It Finally Happened

That euphoria I felt when I first arrived in Korea almost 3 months ago? Yea, it has disappeared swiftly. I’ve become been a grouchy so and so lately. The lady who looked me up and down as she walked in the tiny ass space between me and my friends on the subway platform? Yea, her! She got sista girl eye and neck roll right back for that foolishness. The rude ass people who skip me while I’m waiting in line to buy my dessert at the bakery muttering the equivalent of “I’m more important than the foreigner” and the cashiers who don’t check them on this? Yea, kiss my ass. For the last week or 2 I’ve had an overwhelming feeling that I don’t belong here. I suppose it’s true. Even if I learned the language and lost 100 pounds, the fact remains. I will NEVER be able to blend in here. For whatever reason, that’s really getting on my nerves lately.

And it’s not just Koreans who are pissing me off. It’s also some of the expats who are getting under my skin as well. The condescending prick I met at a bar who was so keen on turning up his nose at my choice to work at an elementary school instead of a university? Kick rocks.  I know you’re all high on the feeling that for the first time in your life you’re making money teaching at a uni with only a Master’s degree. But here’s a newsflash for you, buddy… I don’t play by your rules or try to live up to your standards, so spare me the smugness. When I’m ready for another uni gig, I’ll ask for your input. Until then, shut it.

Oh, and this whole long-distance relationship? It’s definitely for the birds. I want to hold hands, frolick in the park, go on dates, and dance the night away in my man’s arms. And while Skype and Facetime are amazing for simulating face-to-face contact, it most certainly won’t physically give me that loving feeling I very much desire. Boo and triple hiss!

I’m pretty much over Korea today and finding it hard to see the beauty I once saw upon arrival. I’m ready to go home where 3 non-organic limes won’t cost me $8. Where I can curse rude people out and they’ll understand me. Where people don’t spit and hack whatever is in their disgusting system wherever and whenever they damn well please. Where I can wash my clothes and dry them in 2 hours. Where I can find stylish, affordable clothing to fit my curves. Where banking hours are longer than 9am – 4pm Monday through Friday only – I’m looking at you Korea Exchange Bank.

So, there’s that… Don’t worry. I’m told this is all normal. It’s part homesickness (gasp!), part depression (double gasp!), and a level of irritability that is the result of surfing the crimson tide for 9 friggin days. The remedy? Plan more things to do so you have something to look forward to – and that’s exactly what I’m doing. I have some fun things planned for June to celebrate my 29th birthday. And, actually, just getting this rant/vent out of my system seemed to really help.


10 thoughts on “It Finally Happened

  1. Rant away – it’s good for the mind. It’ll pass eventually if you just hold out until you start to enjoy the little things again! Best of luck 🙂

    • I’m always hesitant to post the not so pretty or not so fun side of this adventure, but keeping that much negative energy inside is toxic. Thank you for the encouragement.

  2. Good on you for posting this! I’m just hitting my 3 month mark as well. Though I haven’t really mentioned it in my own posts there are some moments when I am so livid at certain people and cultural aspects that I feel like I could just blow! But then something sweet happens and the moment passes, thank goodness.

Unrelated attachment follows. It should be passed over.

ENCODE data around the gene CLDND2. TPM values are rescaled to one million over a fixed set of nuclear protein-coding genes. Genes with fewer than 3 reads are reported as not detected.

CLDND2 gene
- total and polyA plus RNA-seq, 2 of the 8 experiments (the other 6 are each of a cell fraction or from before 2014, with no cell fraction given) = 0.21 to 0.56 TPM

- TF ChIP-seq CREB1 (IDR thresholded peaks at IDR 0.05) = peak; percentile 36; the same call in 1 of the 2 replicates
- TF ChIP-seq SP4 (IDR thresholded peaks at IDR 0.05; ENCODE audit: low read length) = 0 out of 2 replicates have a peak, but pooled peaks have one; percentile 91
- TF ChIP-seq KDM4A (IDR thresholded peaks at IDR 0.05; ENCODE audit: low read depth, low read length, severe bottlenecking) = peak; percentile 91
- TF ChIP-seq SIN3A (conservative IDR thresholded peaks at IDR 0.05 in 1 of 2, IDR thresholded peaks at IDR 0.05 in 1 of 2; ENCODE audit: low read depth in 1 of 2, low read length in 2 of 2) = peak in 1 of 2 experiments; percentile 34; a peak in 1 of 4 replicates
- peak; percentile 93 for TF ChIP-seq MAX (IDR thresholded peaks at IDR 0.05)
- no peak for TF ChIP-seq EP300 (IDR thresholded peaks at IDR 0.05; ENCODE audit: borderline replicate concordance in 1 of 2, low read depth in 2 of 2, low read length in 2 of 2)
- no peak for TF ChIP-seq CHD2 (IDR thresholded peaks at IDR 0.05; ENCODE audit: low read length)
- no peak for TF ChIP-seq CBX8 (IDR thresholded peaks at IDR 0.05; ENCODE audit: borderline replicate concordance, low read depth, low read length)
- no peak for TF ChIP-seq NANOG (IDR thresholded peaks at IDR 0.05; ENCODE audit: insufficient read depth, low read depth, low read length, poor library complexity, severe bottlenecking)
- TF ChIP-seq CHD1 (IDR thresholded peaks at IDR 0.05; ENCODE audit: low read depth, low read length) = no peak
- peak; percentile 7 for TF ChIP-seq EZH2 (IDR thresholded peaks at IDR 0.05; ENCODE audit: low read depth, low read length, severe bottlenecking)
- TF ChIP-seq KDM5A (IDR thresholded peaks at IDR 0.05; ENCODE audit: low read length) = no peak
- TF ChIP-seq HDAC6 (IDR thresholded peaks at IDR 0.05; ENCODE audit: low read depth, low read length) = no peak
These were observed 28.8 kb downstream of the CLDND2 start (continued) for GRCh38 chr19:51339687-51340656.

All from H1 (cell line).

• Kayspeedy,
      Ha! As I hit “Publish” I had a slight panic that I’d come off as the abnormally sensitive foreigner. Good to know this is within the normal course of things. I’m holding onto the something sweet for dear life 🙂

  3. hang in there buddy! I feel like once you get over that starry-eyed fascination of a new culture, THAT’S when you start actually learning about it. I totally understand that feeling… like you’ll never be able to blend in. Try to embrace it! Be the GRINGA (I don’t know how they say gringa in korea haha). Learn from them and let them learn from you…and screw those who don’t get it, they’re not worth the time any who ^_^…. I love and hate this part and it never really went away for me…but this is actually the type of thing that really let me learn about myself, and I discovered all these new comfort boundaries that I didn’t know I had…which let me try and break ’em! Tough..but sooooo rewarding. You can do it!

    • Kocsiska,

      I always wondered how it was for you living in the barrio as a Gringa. You seemed so cool and pulled together like nothing bothered you. I remember when we got ice cream after teaching the kids and one of the boys called you “mono” and just stared at you. I was waiting for your reaction and it was so nonchalant and non-to-do that I was determined you were the coolest gringa I knew 🙂 I suppose I caught you at a time when you were embracing the Gringa-ness. I haven’t quite been able to embrace mine yet. Being a waygook (Korean for gringa/foreigner) of color here means I will never blend in here and I totally wasn’t prepared for how much that would drain on my psyche. But you’re absolutely right! This is necessary and will help me learn even more about myself. Thanks again for the encouragement, chica.

  4. Woo woo woo. I wish I could give you a big hug. I really admire you for this adventure. Hang in there, feel free to rant anytime.

    • Tazzee,

      This made me guffaw in my office. I’m sitting here acting like I’m doing a lesson plan and your comment gave me away. LOL! All I can see is Sinclair James patting my back. Thanks for that.

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